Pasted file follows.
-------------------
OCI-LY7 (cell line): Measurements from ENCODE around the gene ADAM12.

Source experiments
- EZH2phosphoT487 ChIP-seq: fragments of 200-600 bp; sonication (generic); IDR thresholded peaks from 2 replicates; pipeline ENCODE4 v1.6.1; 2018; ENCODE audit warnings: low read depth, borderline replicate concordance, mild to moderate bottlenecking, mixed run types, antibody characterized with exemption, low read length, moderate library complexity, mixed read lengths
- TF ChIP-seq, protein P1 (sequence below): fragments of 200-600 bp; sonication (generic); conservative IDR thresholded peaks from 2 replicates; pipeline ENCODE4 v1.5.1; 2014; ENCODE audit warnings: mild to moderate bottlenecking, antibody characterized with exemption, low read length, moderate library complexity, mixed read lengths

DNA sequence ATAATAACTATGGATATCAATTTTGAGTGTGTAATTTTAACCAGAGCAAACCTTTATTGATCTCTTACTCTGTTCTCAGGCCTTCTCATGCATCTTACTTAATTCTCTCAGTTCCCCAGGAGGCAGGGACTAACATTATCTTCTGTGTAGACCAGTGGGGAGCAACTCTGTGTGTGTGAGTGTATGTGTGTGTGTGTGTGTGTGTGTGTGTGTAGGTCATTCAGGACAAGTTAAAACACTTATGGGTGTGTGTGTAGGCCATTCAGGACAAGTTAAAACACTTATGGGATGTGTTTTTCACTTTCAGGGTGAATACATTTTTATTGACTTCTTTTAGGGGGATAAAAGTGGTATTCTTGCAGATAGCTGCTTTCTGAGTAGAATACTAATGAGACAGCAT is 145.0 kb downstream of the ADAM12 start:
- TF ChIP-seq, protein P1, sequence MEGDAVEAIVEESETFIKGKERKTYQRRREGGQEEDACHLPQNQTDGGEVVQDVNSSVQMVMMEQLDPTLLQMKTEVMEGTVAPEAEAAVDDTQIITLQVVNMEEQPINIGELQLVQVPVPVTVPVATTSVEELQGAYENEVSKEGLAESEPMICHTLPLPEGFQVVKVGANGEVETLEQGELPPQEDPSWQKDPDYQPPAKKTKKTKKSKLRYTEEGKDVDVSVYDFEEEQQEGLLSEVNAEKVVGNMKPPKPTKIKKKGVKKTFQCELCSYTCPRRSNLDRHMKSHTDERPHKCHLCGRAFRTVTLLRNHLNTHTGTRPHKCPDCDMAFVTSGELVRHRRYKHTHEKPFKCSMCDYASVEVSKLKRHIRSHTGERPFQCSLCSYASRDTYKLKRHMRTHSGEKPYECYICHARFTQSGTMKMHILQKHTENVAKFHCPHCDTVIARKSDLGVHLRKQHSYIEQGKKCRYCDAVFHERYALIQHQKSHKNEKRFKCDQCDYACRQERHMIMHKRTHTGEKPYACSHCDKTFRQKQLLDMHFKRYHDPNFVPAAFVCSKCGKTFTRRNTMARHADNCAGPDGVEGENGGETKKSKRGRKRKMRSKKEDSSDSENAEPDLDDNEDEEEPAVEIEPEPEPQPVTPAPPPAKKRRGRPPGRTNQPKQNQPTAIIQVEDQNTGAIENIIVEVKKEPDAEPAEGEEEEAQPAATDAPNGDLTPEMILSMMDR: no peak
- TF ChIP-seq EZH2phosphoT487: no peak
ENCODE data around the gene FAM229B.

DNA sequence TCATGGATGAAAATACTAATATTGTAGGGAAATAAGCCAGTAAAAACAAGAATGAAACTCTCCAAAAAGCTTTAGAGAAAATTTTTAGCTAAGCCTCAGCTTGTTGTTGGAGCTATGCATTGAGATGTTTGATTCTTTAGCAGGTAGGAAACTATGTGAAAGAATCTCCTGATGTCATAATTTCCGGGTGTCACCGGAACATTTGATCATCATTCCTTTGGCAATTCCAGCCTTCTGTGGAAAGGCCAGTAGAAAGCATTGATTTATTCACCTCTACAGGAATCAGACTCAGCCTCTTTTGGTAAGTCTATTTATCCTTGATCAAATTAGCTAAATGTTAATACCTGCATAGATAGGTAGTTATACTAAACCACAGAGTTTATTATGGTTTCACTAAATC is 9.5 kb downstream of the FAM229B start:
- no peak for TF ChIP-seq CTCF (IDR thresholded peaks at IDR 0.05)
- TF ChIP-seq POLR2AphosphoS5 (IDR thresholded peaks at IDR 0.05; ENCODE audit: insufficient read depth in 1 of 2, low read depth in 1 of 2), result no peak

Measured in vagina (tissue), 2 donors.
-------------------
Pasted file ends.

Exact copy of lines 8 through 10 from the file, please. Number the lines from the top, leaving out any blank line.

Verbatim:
ENCODE data around the gene FAM229B.

DNA sequence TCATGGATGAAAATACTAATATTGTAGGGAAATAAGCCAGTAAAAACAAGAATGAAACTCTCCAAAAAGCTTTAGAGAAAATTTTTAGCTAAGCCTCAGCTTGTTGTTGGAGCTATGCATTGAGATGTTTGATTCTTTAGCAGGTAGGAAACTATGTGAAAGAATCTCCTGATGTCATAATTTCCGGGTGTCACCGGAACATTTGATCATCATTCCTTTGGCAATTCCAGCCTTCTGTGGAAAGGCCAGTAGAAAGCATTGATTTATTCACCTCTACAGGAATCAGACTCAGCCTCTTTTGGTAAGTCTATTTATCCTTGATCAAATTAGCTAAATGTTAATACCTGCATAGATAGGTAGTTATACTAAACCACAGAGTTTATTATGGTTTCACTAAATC is 9.5 kb downstream of the FAM229B start:
- no peak for TF ChIP-seq CTCF (IDR thresholded peaks at IDR 0.05)